Adam Grant of the Wharton School of Business recently wrote an interesting article published in the New York Times that considers the best way to position yourself for career success.
Young people who are just starting out might wonder: Should I look for a job in a smaller company where I might have a better chance of standing out, or is it wiser to get my foot in the door of a bigger, more well-known and prestigious company? Which of these will best launch my career and prepare me for future greatness?
Grant talked to Kat Cole — who is now the president of Cinnabon — about her rise from waitressing at Hooters to a lead executive position. Honestly, I am not familiar enough with either business to know whether Cinnabon is more prestigious than Hooters, but obviously, the transition from waitstaff to president is a big one.
Cole worked hard at Hooters and was able to stand out and make herself known as a go-getter — and she did this while the business was growing. Also, because the Hooters brand was not exactly attracting the best and brightest job applicants, they chose to develop leaders from inside. Moreover, the competition for leadership positions when Cole was there was not too fierce.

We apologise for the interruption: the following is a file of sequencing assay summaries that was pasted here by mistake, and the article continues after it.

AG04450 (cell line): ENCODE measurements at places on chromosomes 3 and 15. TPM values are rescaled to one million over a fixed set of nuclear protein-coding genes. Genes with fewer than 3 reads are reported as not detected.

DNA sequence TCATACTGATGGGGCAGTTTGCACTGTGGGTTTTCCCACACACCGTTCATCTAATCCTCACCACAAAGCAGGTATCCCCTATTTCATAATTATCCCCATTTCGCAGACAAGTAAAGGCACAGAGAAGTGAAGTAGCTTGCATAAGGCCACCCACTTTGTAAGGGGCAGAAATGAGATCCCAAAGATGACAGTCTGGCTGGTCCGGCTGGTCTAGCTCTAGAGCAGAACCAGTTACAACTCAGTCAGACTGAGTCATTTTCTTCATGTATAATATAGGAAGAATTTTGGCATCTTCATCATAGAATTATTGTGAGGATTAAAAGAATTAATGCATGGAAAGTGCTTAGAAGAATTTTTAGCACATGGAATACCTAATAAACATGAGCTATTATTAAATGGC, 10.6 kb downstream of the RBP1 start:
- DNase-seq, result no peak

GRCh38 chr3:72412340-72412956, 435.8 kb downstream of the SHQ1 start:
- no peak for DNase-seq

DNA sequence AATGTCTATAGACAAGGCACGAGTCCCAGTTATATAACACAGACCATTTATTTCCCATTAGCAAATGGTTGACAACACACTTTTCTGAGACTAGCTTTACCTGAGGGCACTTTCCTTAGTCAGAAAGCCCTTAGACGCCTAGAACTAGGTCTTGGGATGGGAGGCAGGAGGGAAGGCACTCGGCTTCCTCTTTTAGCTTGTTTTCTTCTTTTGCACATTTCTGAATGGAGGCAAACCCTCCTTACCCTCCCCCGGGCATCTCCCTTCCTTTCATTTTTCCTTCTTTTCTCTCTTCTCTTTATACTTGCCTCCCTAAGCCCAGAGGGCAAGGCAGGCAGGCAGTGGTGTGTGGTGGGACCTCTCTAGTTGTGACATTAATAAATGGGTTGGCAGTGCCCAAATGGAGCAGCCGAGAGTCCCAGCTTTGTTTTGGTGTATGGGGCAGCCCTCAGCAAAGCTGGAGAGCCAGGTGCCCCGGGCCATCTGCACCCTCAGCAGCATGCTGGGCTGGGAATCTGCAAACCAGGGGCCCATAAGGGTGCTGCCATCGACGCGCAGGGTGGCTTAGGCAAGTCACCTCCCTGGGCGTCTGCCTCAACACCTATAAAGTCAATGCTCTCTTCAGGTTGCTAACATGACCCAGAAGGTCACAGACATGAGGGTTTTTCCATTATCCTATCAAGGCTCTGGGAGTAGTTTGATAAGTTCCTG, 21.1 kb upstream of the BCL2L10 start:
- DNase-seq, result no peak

In summary, using Cole as an example, Grant suggests that the best path to career success is to start with a company that is on its way to becoming prestigious so you can piggyback on that success.
Admittedly, it’s unlikely that you are reading the In Trust blog for career advice, but knowing how job seekers make decisions may help you make more effective hiring decisions.
Does your school invest in developing leaders? What does your institution offer job seekers? Is your school considered a rising star or a sinking ship? If you’re a small pond, perhaps it would be more effective to call off that search for the next big fish and instead, find that spunky minnow who is ready to grow, learn, and take on new challenges.
Read Grant's article, “Should You Always Strive to Work at the Most ʻPrestigiousʼ Places? Well …" and let us what you think.